But I couldn’t even look at her. Instead, I gazed at the crooked building. I could see how it would look like a villain’s lair. I could even see how it might have once been a villain’s lair. But Iris was wrong. People change.

I stepped into our lair and cuddled up next to our pet python Fluffy. You might be wondering why we named him Fluffy. He’s not furry at all. But he loves to eat fluffy creatures like mice and rats, so the name just seemed to fit. Snakes are some of the most misunderstood creatures. Apparently mutant pizzas and former villains are as well.

I pulled out a notebook and listed any information I could think of about where my dad might be hidden.

This was going nowhere. I grabbed the remote.  It hit me. With my dad away, this was my chance to watch whatever show I wanted to watch.

“No more Bob Ross,” I muttered.

I flipped the station to a cartoon superhero. “In a city that never sleeps . . .” Apparently, all the residents suffer from insomnia? I would hate to try and save that city.

I switched to the next station. The show was House Hunters, which turned out to be a total disappointment. When the realtor said, “This is a killer home,” I expected the house to start hunting the people with knives or spears. But instead, it was just a couple complaining about how much they hated carpet and could simply not live in a home without granite countertops. Boring. Why call it House Hunters if the house doesn’t even try to hunt the humans?

Another show, Cupcake Wars, didn’t have any actual warfare. If you’re going to call it Cupcake Wars, you need to at least have a few frosting guns and cake cannons. I’m not saying it needs to end in death but there needs to be a true battle. Think Call of Duty meets Candy Land (two games that I’m not allowed to play).  

There was a cartoon show with an enormous mutant red dog. Nobody in that town seemed to think he was weird. “I bet he could take on the giant refrigerator,” I mumbled, flipping the channel. Then I imagined the sheer amount of excrement that pup would create and I felt really bad for Emily Elizabeth.

Finally, I landed on a local channel where a judge was yelling at a man for not paying his rent. “Welcome to News Channel 5. When news breaks, we blame our younger siblings. We interrupt your program for late breaking news about a mutant robot.” Choppers were zooming in on the bionic refrigerator.

They cut to a scene with a reporter. “He has crushed three police cars, Mike. We’re hoping we can find a solution soon.”

“Any fatalities, Sally?” Mike the anchorman asked.

“None so far. But as I can you can tell, the scene is pretty intense.”

“Um, I’m struggling to see the tents you speak of, but I imagine it might be pretty inside of a tent,” Mike the anchorman said.

“No, it’s intense,” Sally the reporter said.

“Again, not seeing any of the tents you refer to,” Mike the Anchorman added.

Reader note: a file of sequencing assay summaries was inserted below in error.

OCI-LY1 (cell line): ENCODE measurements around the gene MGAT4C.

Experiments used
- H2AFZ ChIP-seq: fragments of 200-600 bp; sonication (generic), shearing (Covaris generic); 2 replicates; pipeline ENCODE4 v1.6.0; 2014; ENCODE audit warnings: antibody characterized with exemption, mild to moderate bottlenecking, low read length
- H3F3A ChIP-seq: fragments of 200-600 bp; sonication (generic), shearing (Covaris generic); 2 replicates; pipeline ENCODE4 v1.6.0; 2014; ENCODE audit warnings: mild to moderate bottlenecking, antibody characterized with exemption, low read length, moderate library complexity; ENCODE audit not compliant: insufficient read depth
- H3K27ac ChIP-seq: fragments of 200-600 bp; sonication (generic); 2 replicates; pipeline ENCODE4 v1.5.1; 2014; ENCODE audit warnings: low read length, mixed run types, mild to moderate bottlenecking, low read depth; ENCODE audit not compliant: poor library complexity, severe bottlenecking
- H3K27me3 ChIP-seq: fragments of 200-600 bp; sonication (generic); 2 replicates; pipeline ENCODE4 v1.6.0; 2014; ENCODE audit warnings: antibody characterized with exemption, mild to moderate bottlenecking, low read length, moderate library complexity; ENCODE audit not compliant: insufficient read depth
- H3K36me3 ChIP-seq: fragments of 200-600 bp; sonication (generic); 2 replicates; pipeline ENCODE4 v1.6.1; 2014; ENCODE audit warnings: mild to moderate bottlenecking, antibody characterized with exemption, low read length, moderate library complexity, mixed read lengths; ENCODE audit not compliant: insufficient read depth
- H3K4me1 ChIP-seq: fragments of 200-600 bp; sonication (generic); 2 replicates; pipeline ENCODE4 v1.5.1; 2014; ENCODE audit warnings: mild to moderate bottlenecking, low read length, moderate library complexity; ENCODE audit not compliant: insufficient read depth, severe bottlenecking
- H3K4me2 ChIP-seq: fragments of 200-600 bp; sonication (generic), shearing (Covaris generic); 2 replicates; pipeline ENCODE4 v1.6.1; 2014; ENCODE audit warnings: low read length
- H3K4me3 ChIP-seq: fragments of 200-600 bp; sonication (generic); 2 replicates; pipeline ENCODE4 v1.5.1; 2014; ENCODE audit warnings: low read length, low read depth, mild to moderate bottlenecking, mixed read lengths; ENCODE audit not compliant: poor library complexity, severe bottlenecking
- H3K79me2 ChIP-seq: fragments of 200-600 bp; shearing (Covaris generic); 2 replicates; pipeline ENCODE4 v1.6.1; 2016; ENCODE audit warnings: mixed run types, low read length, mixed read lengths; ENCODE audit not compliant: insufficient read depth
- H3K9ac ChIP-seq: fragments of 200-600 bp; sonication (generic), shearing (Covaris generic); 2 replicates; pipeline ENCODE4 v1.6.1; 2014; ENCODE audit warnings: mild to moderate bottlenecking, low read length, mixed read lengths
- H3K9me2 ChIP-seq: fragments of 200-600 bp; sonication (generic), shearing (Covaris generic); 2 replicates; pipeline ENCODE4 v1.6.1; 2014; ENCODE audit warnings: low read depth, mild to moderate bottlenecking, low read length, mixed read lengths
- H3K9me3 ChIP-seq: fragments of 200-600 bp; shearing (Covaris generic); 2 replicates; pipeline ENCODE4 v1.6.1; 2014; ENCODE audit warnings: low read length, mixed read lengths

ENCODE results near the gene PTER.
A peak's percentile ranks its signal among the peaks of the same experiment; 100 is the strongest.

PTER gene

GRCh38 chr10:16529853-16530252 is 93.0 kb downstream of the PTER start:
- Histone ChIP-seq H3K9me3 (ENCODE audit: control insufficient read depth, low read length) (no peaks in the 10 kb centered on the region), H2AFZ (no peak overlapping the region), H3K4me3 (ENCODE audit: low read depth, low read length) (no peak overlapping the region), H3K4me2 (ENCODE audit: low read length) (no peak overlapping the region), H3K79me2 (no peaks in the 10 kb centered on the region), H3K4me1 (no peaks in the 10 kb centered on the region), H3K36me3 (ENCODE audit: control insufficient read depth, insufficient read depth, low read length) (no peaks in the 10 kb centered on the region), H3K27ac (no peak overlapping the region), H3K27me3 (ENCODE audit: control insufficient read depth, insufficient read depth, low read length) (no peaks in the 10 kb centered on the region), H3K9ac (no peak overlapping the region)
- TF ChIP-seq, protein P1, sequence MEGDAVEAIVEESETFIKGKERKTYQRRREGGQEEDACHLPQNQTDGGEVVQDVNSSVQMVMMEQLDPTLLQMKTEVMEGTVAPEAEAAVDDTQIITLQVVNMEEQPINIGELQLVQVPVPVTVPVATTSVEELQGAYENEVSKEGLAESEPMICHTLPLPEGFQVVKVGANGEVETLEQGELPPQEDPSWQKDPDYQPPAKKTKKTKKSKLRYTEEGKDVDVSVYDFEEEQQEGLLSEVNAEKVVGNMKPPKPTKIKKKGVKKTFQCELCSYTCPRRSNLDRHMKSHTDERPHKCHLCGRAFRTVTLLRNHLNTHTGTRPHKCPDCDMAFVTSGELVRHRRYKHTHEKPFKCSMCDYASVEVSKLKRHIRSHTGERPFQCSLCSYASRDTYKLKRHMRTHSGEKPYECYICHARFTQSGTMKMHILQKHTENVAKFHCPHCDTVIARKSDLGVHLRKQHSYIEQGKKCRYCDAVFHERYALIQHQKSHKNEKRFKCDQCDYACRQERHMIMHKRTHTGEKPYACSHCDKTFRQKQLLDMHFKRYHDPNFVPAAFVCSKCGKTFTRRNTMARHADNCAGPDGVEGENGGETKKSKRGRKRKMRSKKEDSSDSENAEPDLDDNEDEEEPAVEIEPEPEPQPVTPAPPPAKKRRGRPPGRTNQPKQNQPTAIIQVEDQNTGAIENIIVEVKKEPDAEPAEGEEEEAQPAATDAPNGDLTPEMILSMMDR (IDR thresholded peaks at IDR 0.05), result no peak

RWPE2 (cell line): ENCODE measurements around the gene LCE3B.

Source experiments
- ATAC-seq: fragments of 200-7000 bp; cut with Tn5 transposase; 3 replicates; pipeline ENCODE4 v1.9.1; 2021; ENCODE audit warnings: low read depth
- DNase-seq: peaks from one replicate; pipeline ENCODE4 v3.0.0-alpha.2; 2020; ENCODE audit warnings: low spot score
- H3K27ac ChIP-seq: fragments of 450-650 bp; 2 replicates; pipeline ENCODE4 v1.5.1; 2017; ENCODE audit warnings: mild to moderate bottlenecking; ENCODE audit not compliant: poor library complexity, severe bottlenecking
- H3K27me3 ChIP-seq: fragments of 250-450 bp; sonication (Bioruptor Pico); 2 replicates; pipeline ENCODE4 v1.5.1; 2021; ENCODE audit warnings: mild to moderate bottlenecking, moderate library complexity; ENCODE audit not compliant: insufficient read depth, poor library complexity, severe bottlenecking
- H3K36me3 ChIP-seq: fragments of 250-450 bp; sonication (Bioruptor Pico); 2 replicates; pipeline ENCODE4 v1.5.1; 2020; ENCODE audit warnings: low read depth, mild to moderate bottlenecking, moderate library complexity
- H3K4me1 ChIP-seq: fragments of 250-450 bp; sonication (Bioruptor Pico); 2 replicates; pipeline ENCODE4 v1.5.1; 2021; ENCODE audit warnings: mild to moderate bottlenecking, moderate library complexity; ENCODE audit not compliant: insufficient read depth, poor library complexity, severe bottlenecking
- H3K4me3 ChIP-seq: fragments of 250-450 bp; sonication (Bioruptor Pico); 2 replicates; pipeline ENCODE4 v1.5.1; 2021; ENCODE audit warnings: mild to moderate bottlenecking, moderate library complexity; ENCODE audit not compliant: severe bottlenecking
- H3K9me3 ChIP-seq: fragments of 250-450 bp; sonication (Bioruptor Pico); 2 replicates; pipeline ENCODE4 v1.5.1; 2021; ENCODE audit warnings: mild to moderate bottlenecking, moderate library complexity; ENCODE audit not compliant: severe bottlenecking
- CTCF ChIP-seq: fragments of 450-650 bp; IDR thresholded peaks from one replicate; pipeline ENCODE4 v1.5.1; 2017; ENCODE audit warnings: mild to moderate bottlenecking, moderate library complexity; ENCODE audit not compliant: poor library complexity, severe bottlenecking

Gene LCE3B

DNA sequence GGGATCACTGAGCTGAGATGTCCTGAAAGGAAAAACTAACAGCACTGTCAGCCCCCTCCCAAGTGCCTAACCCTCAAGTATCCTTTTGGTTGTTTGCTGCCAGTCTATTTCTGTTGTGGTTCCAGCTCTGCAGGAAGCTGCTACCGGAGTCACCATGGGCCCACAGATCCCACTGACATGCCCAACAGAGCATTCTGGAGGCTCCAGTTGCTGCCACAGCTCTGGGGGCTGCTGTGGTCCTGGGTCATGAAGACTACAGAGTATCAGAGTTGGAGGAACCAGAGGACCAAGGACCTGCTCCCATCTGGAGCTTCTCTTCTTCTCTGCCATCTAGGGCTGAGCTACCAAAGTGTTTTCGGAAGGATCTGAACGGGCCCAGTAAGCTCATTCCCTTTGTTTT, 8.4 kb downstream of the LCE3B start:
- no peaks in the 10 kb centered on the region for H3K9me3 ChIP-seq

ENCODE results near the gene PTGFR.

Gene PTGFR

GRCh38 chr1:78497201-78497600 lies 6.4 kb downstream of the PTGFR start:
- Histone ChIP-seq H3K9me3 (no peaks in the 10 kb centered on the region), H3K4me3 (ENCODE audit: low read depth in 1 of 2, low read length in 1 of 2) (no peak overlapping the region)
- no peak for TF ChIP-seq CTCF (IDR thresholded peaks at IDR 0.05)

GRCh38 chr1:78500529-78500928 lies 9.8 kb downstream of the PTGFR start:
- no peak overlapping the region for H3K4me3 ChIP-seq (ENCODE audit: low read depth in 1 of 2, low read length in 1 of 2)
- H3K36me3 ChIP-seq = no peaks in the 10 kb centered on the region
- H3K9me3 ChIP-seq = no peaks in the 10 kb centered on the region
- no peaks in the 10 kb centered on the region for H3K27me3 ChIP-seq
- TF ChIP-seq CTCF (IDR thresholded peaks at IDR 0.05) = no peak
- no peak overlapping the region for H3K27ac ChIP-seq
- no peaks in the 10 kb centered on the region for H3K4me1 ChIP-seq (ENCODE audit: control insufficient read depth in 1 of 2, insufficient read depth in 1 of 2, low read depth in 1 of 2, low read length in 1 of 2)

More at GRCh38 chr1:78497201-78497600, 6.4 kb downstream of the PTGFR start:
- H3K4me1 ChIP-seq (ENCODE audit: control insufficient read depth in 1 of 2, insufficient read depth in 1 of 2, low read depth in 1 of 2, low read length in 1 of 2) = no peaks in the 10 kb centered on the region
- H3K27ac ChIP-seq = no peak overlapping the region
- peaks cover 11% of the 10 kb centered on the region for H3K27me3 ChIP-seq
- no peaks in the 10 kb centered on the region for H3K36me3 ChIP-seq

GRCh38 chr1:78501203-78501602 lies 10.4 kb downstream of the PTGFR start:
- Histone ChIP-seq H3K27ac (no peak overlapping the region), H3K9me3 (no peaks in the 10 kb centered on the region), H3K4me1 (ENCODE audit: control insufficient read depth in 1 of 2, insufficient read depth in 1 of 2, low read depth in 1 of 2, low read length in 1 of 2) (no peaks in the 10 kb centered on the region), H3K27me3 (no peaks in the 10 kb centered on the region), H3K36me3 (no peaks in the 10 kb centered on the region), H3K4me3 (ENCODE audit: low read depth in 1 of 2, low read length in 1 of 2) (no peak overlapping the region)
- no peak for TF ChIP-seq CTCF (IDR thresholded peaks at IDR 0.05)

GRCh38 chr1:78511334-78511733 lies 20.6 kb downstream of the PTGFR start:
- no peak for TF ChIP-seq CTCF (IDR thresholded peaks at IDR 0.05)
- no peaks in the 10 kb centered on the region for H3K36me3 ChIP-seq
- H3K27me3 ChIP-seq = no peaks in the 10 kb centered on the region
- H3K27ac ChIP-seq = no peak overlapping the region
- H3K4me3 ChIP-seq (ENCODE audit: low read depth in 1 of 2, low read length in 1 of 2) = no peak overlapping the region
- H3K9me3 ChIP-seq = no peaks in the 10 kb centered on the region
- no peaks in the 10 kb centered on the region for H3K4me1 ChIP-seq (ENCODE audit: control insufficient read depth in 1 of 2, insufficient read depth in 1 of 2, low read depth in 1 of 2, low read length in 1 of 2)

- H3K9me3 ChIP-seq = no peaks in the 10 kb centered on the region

I’m sure they’ll figure it out.

The refrigerator lifted its giant leg and kicked a car out of the way. Flurries of ice floated around. The town was mostly empty, aside from a few construction workers making snow cones from the frosty flurries.

A group of police in riot gear circled the bionic refrigerator. They took turns shooting at the creature, but the bullets popped off, bouncing around and shattering windows nearby.

“And what about Pizza Boy? Is there a chance he will take on this robot?” the newscaster asked.

“It’s hard to say. You have to remember he’s just a kid but if you’ll look at this amateur footage, he has some kind of elastic superpower that really is impressive – if a little bit weird.”

I stared at the shaky video of my elastic cheesy arms.

“That is an amazing costume,” the newscaster said.

“It’s not a costume!” I yelled at the screen.

I wanted to stay inside my house but I had to admit, the fridge was destroying everything. Entire blocks were obliterated. Nothing seemed to be working.

“Let’s take a look at the traffic jam getting out of town. It is packed, people. Our advice is hide in your basement and hope for a hero to show up,” the news anchor said.

“So far there are several injuries but no deaths. However, this robot – he looks almost like a refrigerator – is getting progressively violent. We’re hoping the police can get a handle on this situation soon.”

I flipped off the TV. Okay, that came out wrong. I didn’t flip off the tv. I turned it off, because this book is G-rated and as your protagonist I would never flip off anyone, especially the television.

This is not my business. I’ve never even been in our town until today. They can handle it. Besides, they don’t even like me.

But as I thought about these things, all I could picture was the devastation of our town.

“Just ignore it,” I whispered to myself.

“Don’t ignore it,” a voice said. I looked up and opened the curtains. Iris was standing in the yard.

“Don’t ignore it,” she repeated.

I slammed the window shut and closed the blackout curtains. Next, I grabbed the remote and flipped on the TV, but I couldn’t get the images out of my mind. That mutant refrigerator wouldn’t stop until the entire town was destroyed.

“I have to do this,” I muttered.

I was terrified. I was sweating grease like crazy. But I knew this was it. I would have to stop that bionic fridge. I would have to be Pizza Boy or The Incredible Pizza or Pizza Supreme or whatever. This was my moment.



  1. What key detail did we learn about Iris? How does this change your view of her?
  2. What is ultimately driving Tony to view himself as a hero?
  3. Do you think that people can change? Why or why not